That was when Sierra Leone’s High Commissioner to the United Kingdom Edwards Turay went to the Queen’s Buckingham Palace to present credentials on behalf of the government and people of Sierra Leone. Heads of States and high profiled diplomats see it as an honour and privilege to meet with the Queen – one such was Mitchell Obama, wife of President Barrack Obama of America.
Mrs. Obama described her meeting with the Queen as one of her greatest opportunities in life. And you can tell that from the excitement on the face of the American First Lady during the meeting. This is why, as Sierra Leoneans, we have every reason to be proud of President Koroma whose leadership style, sincerity and his commitment to the people of Sierra Leone, continue to impress his people and the international community.
We have seen the infrastructural development his government has undertaken within this short period of time – major road networks rehabilitated, frequent electricity supply, a robust fight against corruption and above all the recent launching of the free medical for pregnant women and lactating mothers.
Under previous regimes, Freetown was the darkest city in the world; Sierra Leone was experiencing the highest number of deaths on pregnant women and children; while major roads linking strategic towns and villages were in complete mess. These are factors that kept Sierra Leone permanently in the bottom of the United Nations Human Development Index. We are happy now that things are beginning to take shape and negative issues like these are now been over-shadowed by the way the world now looks at Koroma as one of Africa’s most decent and respectable politicians. It gives the rest of the world hope about the future of one of Africa’s finest countries – Sierra Leone.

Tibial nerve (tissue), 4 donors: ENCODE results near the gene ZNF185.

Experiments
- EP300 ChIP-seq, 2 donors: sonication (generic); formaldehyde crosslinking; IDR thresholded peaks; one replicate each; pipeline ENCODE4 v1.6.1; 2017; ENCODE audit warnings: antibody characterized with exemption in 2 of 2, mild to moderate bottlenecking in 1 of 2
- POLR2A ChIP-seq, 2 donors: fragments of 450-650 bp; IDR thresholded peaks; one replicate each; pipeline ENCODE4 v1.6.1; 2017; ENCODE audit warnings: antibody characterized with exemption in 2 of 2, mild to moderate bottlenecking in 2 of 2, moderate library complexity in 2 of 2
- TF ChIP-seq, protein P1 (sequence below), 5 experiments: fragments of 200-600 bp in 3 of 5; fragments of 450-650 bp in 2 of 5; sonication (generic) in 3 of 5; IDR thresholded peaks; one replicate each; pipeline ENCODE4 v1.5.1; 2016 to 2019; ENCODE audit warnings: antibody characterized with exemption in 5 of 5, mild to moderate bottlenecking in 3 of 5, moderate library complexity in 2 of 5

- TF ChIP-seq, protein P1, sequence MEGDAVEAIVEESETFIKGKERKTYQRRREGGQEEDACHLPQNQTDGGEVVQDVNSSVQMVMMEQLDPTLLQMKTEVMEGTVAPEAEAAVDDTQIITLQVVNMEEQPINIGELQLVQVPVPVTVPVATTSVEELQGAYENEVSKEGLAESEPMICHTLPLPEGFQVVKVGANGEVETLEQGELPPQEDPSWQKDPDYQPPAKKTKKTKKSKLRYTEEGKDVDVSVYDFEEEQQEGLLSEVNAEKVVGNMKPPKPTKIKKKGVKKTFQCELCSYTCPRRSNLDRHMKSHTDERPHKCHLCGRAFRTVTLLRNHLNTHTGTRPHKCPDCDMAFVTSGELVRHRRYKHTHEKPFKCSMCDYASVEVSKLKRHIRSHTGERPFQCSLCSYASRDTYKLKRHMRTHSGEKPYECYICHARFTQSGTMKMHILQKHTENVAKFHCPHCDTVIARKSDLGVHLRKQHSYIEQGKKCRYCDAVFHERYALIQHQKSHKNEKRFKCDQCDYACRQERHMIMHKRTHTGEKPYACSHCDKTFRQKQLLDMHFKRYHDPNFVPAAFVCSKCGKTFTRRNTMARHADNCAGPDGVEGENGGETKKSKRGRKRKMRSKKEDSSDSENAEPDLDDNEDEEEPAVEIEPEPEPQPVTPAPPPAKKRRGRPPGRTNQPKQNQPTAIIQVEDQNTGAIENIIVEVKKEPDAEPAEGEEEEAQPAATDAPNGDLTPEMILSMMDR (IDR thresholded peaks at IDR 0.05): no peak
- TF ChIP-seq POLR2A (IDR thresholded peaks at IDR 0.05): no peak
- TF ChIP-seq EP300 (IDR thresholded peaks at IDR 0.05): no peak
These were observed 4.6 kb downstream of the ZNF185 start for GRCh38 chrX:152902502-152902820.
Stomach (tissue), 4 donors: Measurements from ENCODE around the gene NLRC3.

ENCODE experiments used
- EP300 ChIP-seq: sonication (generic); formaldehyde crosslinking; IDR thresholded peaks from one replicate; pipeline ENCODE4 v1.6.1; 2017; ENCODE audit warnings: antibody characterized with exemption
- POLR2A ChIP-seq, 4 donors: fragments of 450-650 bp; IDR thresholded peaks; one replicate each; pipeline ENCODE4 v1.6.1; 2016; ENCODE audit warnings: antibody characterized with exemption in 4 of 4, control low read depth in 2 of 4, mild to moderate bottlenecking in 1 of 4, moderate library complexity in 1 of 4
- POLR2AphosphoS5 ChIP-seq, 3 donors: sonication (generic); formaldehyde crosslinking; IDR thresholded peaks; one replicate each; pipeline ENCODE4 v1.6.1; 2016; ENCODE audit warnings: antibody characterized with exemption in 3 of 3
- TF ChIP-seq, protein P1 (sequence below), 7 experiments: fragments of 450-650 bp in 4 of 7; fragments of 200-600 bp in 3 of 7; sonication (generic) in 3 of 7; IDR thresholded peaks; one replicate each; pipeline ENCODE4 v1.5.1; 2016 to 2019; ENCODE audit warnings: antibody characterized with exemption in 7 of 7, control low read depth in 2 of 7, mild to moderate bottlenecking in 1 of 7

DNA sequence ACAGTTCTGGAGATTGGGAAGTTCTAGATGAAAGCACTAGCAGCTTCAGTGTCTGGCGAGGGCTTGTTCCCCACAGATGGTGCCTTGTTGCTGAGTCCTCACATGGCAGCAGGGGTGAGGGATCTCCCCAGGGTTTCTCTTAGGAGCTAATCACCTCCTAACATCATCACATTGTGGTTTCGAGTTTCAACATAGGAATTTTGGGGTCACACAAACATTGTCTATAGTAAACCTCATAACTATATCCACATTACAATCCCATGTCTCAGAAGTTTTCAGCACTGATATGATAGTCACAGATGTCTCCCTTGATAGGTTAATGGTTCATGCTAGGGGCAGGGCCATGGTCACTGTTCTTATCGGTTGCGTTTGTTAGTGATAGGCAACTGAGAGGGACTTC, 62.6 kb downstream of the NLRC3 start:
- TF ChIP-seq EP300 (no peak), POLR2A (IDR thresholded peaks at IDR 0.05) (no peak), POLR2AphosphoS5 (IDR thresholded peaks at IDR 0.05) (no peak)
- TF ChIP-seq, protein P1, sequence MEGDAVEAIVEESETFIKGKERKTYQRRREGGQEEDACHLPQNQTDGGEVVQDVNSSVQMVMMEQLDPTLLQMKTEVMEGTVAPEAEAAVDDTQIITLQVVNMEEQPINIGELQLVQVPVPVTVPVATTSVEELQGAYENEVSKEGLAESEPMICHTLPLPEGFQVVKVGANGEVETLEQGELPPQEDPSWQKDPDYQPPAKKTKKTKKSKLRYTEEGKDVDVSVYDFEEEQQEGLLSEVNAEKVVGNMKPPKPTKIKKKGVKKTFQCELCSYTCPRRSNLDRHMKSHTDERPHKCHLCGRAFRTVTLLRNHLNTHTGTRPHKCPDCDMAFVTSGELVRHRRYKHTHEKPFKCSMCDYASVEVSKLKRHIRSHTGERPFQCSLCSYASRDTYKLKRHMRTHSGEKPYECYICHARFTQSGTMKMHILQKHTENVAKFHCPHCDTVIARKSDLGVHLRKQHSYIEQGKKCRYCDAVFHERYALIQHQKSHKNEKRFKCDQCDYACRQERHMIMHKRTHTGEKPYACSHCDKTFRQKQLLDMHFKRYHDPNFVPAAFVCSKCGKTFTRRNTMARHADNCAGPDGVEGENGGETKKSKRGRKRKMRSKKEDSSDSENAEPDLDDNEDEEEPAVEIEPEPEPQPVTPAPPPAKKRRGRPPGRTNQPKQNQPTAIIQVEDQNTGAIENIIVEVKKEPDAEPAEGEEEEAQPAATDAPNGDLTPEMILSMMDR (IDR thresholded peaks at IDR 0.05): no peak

Note from the Newstime Africa Publisher: Sorie Sudan Sesay has been doing an excellent job as Information Attaché at the Sierra Leone High Commission in London. Along with Wilfred Kabs-Kanu the Sierra Leone Minister Plenipotentiary at our UN Mission in New York, these two men have been at the forefront in ensuring that Sierra Leone is showcased as a country with huge potential. Day-in and Day-out, these men spend tireless hours presenting our country’s case in the media. They deserve to be honoured and their work acknowledged. I may have not fully recognize the amazing contribution they have made to project the good image of our country around the world and for this I must say I am sorry. As Sudan Sesay himself so brilliantly confirms, the Head of State Dr Ernest Bai Koroma is the biggest re-brander of Sierra Leone, as his hard work is continuously acknowledged by his counterparts in Africa.
Gentlemen I implore you both to continue your good work and ignore those who have chosen to destroy the good image of our country, and join me in an unprecedented media campaign to unleash the potential of our country and pay tribute to our distinguished leader who has made the welfare of his people his utmost priority.